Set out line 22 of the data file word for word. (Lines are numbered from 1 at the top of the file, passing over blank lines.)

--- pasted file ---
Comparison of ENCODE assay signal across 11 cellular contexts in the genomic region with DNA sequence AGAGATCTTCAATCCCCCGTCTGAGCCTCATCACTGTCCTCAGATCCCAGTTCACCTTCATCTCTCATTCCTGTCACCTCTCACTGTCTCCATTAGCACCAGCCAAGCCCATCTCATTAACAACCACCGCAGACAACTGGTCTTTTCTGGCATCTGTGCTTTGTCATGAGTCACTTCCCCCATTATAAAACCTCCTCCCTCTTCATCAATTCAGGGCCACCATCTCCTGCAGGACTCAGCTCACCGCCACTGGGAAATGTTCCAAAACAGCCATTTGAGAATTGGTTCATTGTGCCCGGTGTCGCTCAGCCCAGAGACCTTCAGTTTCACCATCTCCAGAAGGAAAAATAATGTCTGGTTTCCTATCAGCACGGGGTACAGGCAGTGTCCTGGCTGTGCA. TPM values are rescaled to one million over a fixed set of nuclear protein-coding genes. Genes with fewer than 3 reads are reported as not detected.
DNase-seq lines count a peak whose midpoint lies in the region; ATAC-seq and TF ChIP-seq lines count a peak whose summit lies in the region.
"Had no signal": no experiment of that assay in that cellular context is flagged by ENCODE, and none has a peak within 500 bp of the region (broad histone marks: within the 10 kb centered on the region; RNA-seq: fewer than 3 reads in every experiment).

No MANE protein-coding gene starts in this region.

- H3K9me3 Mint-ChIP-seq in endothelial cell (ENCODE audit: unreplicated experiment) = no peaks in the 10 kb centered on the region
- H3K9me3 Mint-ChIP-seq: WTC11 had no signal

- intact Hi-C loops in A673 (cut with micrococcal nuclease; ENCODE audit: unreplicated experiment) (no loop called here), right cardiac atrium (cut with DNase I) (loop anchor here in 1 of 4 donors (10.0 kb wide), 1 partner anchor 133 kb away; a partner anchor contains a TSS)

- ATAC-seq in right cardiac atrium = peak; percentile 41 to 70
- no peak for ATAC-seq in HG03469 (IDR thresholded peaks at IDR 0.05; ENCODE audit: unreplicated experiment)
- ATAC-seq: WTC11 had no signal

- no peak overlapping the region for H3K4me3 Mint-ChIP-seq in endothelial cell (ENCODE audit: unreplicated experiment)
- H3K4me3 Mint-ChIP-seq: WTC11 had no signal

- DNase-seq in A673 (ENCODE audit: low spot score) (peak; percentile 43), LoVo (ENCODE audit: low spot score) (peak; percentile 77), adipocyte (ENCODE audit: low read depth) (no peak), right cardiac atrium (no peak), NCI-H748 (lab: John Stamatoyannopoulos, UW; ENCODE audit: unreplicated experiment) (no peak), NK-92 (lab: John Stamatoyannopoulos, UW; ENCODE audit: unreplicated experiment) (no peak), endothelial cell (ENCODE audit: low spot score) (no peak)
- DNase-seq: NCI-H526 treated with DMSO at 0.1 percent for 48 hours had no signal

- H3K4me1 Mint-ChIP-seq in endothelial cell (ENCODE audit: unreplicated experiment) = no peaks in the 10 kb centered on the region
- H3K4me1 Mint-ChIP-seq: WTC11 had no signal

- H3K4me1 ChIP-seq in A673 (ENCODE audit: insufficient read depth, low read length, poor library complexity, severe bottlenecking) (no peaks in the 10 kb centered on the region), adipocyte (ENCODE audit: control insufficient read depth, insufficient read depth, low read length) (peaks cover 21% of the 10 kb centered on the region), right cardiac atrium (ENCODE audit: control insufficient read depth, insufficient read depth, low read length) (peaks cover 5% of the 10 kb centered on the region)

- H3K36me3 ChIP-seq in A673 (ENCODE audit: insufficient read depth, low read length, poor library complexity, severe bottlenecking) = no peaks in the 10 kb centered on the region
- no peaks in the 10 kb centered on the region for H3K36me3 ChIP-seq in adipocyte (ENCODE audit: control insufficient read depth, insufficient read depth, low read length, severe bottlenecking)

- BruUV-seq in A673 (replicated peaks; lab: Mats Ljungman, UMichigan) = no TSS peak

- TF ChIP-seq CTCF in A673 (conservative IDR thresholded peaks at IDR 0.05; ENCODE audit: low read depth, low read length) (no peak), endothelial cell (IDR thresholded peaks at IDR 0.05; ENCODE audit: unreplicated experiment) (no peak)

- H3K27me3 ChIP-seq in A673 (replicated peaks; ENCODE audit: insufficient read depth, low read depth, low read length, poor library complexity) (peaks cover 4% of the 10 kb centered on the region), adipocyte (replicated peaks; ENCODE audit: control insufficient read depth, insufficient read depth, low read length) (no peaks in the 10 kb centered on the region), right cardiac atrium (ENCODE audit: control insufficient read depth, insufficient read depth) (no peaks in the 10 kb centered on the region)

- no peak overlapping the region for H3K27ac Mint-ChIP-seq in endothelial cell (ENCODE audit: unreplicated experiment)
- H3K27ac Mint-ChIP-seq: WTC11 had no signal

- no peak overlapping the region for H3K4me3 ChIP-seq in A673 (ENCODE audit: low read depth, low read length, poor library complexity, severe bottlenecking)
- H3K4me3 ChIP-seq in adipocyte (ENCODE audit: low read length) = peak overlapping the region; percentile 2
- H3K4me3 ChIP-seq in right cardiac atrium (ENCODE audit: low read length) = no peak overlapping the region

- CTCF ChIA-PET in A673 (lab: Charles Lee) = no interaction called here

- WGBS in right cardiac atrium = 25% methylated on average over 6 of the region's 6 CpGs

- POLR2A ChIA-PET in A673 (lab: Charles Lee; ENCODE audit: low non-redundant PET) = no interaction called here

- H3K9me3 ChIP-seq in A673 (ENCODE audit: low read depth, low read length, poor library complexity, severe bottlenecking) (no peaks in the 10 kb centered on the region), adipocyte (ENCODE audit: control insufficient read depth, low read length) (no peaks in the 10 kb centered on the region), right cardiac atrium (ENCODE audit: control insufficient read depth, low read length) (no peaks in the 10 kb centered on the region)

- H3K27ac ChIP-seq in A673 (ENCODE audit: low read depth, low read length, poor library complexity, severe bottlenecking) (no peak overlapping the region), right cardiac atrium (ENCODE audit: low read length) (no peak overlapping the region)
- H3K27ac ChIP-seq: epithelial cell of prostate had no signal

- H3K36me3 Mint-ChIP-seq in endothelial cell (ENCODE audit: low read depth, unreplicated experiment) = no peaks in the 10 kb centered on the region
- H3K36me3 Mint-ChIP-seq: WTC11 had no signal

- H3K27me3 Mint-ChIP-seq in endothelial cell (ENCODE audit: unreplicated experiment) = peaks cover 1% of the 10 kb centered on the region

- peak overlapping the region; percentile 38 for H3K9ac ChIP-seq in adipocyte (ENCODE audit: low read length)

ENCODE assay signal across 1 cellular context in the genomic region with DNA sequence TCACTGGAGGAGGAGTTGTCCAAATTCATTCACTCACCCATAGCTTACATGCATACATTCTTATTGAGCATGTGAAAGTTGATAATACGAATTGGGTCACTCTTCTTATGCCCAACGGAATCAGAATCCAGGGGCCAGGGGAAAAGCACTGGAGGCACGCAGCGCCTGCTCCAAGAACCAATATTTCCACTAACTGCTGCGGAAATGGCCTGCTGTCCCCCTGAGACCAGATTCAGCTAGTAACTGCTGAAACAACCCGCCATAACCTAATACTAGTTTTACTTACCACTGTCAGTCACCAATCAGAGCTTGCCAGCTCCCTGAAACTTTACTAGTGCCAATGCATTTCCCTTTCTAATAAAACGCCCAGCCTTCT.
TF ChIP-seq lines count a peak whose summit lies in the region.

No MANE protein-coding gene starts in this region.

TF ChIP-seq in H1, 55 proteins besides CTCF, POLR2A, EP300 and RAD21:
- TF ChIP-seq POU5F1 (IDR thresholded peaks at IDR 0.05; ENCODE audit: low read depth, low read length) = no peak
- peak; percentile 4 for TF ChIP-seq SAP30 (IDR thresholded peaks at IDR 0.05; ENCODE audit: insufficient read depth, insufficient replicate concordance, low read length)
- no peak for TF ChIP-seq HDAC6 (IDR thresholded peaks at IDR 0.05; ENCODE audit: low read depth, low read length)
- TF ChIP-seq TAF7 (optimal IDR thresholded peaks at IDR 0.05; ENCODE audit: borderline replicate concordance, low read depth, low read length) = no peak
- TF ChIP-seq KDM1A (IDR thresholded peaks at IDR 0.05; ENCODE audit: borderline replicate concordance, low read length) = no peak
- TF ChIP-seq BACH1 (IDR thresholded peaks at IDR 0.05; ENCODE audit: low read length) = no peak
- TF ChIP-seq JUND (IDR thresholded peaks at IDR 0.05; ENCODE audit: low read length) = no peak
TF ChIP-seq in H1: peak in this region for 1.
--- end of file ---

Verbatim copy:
- H3K27me3 ChIP-seq in A673 (replicated peaks; ENCODE audit: insufficient read depth, low read depth, low read length, poor library complexity) (peaks cover 4% of the 10 kb centered on the region), adipocyte (replicated peaks; ENCODE audit: control insufficient read depth, insufficient read depth, low read length) (no peaks in the 10 kb centered on the region), right cardiac atrium (ENCODE audit: control insufficient read depth, insufficient read depth) (no peaks in the 10 kb centered on the region)